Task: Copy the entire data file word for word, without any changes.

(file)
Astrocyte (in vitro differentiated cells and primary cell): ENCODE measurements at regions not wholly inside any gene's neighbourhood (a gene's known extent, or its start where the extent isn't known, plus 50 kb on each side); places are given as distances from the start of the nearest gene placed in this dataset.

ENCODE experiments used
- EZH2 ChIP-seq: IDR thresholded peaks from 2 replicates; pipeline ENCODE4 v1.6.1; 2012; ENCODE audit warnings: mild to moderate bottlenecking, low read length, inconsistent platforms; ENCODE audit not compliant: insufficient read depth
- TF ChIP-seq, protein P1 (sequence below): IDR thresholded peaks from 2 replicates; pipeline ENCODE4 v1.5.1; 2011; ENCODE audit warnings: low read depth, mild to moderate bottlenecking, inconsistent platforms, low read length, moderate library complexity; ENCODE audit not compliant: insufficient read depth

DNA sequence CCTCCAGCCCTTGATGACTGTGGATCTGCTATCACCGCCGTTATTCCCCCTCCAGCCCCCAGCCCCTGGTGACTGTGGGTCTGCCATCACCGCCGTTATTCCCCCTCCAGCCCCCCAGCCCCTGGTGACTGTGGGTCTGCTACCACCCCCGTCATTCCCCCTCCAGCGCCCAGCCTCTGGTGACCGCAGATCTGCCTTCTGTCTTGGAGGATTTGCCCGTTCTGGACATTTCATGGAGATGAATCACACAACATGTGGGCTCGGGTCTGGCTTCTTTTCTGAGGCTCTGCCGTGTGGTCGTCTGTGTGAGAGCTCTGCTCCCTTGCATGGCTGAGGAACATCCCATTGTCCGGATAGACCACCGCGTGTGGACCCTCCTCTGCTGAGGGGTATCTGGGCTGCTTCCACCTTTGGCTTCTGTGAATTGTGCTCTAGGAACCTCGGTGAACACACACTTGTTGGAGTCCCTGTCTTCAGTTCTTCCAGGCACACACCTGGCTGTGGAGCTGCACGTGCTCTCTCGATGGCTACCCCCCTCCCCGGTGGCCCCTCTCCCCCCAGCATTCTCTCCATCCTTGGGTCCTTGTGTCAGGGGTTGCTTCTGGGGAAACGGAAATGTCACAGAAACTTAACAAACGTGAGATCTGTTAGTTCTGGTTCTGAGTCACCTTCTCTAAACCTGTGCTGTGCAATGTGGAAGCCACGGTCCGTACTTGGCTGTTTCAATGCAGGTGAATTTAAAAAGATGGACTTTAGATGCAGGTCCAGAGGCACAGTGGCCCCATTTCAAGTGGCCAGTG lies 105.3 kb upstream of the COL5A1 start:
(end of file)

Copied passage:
Astrocyte (in vitro differentiated cells and primary cell): ENCODE measurements at regions not wholly inside any gene's neighbourhood (a gene's known extent, or its start where the extent isn't known, plus 50 kb on each side); places are given as distances from the start of the nearest gene placed in this dataset.

ENCODE experiments used
- EZH2 ChIP-seq: IDR thresholded peaks from 2 replicates; pipeline ENCODE4 v1.6.1; 2012; ENCODE audit warnings: mild to moderate bottlenecking, low read length, inconsistent platforms; ENCODE audit not compliant: insufficient read depth
- TF ChIP-seq, protein P1 (sequence below): IDR thresholded peaks from 2 replicates; pipeline ENCODE4 v1.5.1; 2011; ENCODE audit warnings: low read depth, mild to moderate bottlenecking, inconsistent platforms, low read length, moderate library complexity; ENCODE audit not compliant: insufficient read depth

DNA sequence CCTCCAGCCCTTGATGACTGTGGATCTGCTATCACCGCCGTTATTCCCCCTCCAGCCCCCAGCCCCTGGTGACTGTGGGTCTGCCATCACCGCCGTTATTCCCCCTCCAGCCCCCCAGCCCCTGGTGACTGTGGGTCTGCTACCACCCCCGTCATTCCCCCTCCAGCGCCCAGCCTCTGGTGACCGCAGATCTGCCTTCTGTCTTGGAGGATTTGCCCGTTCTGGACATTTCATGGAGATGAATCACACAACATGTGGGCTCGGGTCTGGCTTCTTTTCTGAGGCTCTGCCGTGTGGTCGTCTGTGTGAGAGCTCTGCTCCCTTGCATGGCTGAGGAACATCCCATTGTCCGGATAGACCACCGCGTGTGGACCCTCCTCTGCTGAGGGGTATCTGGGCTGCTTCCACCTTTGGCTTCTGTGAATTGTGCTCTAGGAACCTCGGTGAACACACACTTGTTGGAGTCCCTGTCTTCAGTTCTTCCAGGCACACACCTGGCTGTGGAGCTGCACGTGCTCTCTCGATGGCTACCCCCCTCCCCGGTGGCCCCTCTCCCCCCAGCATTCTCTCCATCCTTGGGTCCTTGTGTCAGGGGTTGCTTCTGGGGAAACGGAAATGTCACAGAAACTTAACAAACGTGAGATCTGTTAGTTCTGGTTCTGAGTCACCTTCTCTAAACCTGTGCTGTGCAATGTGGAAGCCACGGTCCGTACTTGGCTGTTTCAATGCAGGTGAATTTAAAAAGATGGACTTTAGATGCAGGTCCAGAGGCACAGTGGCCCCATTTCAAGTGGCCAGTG lies 105.3 kb upstream of the COL5A1 start: